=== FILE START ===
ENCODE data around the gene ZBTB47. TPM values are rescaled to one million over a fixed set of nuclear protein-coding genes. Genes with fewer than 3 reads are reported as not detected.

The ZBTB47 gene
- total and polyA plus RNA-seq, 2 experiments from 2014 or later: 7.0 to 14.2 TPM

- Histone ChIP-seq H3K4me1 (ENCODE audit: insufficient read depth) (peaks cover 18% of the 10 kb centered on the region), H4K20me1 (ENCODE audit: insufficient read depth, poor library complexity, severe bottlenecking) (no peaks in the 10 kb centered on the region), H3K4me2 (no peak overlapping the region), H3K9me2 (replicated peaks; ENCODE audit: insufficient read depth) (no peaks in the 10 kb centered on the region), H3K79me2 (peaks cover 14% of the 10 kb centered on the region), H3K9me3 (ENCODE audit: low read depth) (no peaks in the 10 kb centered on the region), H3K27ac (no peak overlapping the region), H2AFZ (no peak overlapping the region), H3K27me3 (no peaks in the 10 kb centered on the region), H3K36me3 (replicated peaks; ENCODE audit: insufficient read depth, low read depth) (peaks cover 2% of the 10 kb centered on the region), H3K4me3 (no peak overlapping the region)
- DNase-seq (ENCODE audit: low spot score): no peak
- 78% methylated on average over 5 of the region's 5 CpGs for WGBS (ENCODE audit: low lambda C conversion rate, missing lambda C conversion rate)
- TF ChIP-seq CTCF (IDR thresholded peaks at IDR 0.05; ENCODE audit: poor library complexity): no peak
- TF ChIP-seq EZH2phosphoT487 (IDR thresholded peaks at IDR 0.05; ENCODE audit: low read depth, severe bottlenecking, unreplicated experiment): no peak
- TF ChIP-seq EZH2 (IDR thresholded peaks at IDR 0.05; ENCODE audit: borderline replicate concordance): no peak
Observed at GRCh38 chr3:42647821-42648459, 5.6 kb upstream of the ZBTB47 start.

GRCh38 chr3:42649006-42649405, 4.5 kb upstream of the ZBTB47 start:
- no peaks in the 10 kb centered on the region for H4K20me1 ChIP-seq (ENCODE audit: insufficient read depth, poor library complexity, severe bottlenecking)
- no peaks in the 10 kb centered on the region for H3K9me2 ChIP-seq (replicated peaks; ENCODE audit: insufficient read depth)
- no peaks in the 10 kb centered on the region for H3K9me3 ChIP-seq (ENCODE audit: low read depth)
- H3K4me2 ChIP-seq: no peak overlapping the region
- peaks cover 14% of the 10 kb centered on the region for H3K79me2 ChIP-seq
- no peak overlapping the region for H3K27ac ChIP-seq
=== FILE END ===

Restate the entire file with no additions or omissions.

ENCODE data around the gene ZBTB47. TPM values are rescaled to one million over a fixed set of nuclear protein-coding genes. Genes with fewer than 3 reads are reported as not detected.

The ZBTB47 gene
- total and polyA plus RNA-seq, 2 experiments from 2014 or later: 7.0 to 14.2 TPM

- Histone ChIP-seq H3K4me1 (ENCODE audit: insufficient read depth) (peaks cover 18% of the 10 kb centered on the region), H4K20me1 (ENCODE audit: insufficient read depth, poor library complexity, severe bottlenecking) (no peaks in the 10 kb centered on the region), H3K4me2 (no peak overlapping the region), H3K9me2 (replicated peaks; ENCODE audit: insufficient read depth) (no peaks in the 10 kb centered on the region), H3K79me2 (peaks cover 14% of the 10 kb centered on the region), H3K9me3 (ENCODE audit: low read depth) (no peaks in the 10 kb centered on the region), H3K27ac (no peak overlapping the region), H2AFZ (no peak overlapping the region), H3K27me3 (no peaks in the 10 kb centered on the region), H3K36me3 (replicated peaks; ENCODE audit: insufficient read depth, low read depth) (peaks cover 2% of the 10 kb centered on the region), H3K4me3 (no peak overlapping the region)
- DNase-seq (ENCODE audit: low spot score): no peak
- 78% methylated on average over 5 of the region's 5 CpGs for WGBS (ENCODE audit: low lambda C conversion rate, missing lambda C conversion rate)
- TF ChIP-seq CTCF (IDR thresholded peaks at IDR 0.05; ENCODE audit: poor library complexity): no peak
- TF ChIP-seq EZH2phosphoT487 (IDR thresholded peaks at IDR 0.05; ENCODE audit: low read depth, severe bottlenecking, unreplicated experiment): no peak
- TF ChIP-seq EZH2 (IDR thresholded peaks at IDR 0.05; ENCODE audit: borderline replicate concordance): no peak
Observed at GRCh38 chr3:42647821-42648459, 5.6 kb upstream of the ZBTB47 start.

GRCh38 chr3:42649006-42649405, 4.5 kb upstream of the ZBTB47 start:
- no peaks in the 10 kb centered on the region for H4K20me1 ChIP-seq (ENCODE audit: insufficient read depth, poor library complexity, severe bottlenecking)
- no peaks in the 10 kb centered on the region for H3K9me2 ChIP-seq (replicated peaks; ENCODE audit: insufficient read depth)
- no peaks in the 10 kb centered on the region for H3K9me3 ChIP-seq (ENCODE audit: low read depth)
- H3K4me2 ChIP-seq: no peak overlapping the region
- peaks cover 14% of the 10 kb centered on the region for H3K79me2 ChIP-seq
- no peak overlapping the region for H3K27ac ChIP-seq